Obsessive-compulsive disorder, or OCD, is an anxiety disorder that is sometimes mistaken for a phobia. OCD causes sufferers to fixate on one or more anxiety-producing thoughts. For example, someone with obsessive-compulsive disorder might worry that she will develop an incurable disease, or become afraid that he will cheat on his spouse.
Although OCD fears are often similar to phobias, there are differences between the two disorders. Those suffering from a phobia generally do not think much about the object of fear unless they have to confront it. By contrast, those with OCD often report intrusive thoughts that appear even when they are calm and relaxed.
In addition, many people with obsessive-compulsive disorder develop rituals to help themselves manage their fears. These rituals, known as compulsions, are often related to the obsessive thought. For example, someone who is obsessed with contamination may wash her hands repeatedly. In many cases, the sufferer feels that if the ritual is not performed a certain way, such as 20 seconds of hand-washing, it is null and void, and must be repeated.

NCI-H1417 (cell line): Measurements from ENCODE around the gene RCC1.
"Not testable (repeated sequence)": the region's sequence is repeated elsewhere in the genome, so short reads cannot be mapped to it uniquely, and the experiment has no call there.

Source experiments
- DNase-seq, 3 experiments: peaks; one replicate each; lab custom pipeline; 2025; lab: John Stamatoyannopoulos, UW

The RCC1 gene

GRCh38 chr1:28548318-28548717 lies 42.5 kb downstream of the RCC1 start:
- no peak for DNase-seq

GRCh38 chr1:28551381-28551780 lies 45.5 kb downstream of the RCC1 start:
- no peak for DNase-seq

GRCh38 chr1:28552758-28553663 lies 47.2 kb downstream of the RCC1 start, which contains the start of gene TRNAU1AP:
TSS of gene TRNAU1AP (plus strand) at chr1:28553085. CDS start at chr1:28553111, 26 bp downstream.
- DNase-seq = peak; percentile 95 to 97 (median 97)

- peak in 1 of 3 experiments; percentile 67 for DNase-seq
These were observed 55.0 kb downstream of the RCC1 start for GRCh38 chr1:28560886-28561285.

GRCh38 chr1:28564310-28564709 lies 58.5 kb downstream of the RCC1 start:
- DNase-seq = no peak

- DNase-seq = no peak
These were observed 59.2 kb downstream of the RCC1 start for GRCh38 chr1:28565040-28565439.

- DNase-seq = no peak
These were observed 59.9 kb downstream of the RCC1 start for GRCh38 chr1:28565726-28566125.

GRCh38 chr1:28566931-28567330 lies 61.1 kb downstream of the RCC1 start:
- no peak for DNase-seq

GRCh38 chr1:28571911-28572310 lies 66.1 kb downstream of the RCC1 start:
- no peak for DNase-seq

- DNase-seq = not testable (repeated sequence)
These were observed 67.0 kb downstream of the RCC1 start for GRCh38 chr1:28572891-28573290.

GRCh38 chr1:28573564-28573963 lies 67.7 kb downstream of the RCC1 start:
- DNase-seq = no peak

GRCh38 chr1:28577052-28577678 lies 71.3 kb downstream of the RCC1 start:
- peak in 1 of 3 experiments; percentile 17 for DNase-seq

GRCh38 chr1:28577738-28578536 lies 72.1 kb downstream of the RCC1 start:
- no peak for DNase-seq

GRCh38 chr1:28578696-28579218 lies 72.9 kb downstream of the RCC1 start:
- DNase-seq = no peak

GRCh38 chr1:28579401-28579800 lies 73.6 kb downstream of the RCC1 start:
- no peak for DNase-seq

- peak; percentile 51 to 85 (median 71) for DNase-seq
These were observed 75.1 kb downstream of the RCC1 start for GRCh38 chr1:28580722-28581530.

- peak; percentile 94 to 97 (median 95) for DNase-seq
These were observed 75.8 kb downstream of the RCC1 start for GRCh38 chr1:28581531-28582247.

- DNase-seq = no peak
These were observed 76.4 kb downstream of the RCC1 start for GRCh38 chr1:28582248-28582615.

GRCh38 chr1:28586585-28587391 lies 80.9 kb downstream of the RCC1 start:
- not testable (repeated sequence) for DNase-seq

The differences between phobias and OCD can be difficult to spot, and many people suffer from both conditions. Therefore, it is important that professional guidance be sought. With proper treatment, both phobias and OCD can be successfully managed.